Ahmad was one of a new generation of well-educated Iraqis who hoped to turn the country around. He worked at the Agriculture Commission which coordinated with several ministries to improve Iraq’s agriculture sector. Ahmad was always writing about ways to enhance modern farming, to increase crop yields, to better manage water resources, to sustainably develop livestock, and every weekend would spend a day at some farm or factory in the provinces where work was taking place to do just that. He wrote a paper last year for us at Bayan Center on sustainable development of agriculture and was working on a paper on food security and crop yields. He was Abu Yusif to his friends and was an optimist who had an infectious energy, totally convinced that our country’s future would be better than its past.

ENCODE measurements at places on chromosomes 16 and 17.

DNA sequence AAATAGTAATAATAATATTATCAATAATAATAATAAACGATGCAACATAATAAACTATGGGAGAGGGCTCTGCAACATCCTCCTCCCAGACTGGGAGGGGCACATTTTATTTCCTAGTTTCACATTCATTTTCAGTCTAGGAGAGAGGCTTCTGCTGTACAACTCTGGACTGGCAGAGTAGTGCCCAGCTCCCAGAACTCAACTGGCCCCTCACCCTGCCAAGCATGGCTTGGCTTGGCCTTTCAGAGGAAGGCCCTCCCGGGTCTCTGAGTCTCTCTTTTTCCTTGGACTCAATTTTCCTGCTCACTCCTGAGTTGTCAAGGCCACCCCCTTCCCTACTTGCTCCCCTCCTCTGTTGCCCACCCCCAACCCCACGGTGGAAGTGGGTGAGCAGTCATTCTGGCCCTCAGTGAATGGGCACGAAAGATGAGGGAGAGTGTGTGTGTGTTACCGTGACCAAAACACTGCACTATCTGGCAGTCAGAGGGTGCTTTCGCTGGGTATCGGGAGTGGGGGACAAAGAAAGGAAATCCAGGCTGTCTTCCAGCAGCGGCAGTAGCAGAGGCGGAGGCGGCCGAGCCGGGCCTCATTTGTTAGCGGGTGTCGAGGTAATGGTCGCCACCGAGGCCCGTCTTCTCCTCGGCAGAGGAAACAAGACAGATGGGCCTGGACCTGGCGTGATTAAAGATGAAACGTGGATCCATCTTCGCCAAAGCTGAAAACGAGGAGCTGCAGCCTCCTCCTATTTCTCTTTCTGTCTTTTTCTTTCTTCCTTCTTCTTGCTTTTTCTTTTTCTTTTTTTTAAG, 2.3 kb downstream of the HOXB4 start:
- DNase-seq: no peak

As night falls I continue to decline news interviews, not sure what I would actually say when live on air, probably afraid that I wouldn’t seem calm and dignified, not at all like an analyst who has commented on dozens of such events in the past. On TV I see a crowd has gathered to light candles at the bomb site and some to protest against Daesh and the government, and a mixture of grieving, defiance, and anger is on display as hundreds of people gather in Karrada. A friend calls me from the scene to say that they are using their phones as flashlights because bodies are still being pulled out from the mall. He says the ashes are smouldering and that several people are still missing, including Ahmad’s two brothers-in-law. Over 80 charred corpses are yet to be identified and he thinks the death toll will easily be over 200. This last bit puzzles me, how could a car bomb (SVBIED in this instance to use the analyst parlance) have killed so many, there wasn’t even the usual crater in the road or blast damage to the buildings. Then I remember the details from earlier in the day and realise that it was the fire that killed all those people, the car bomb killed far less.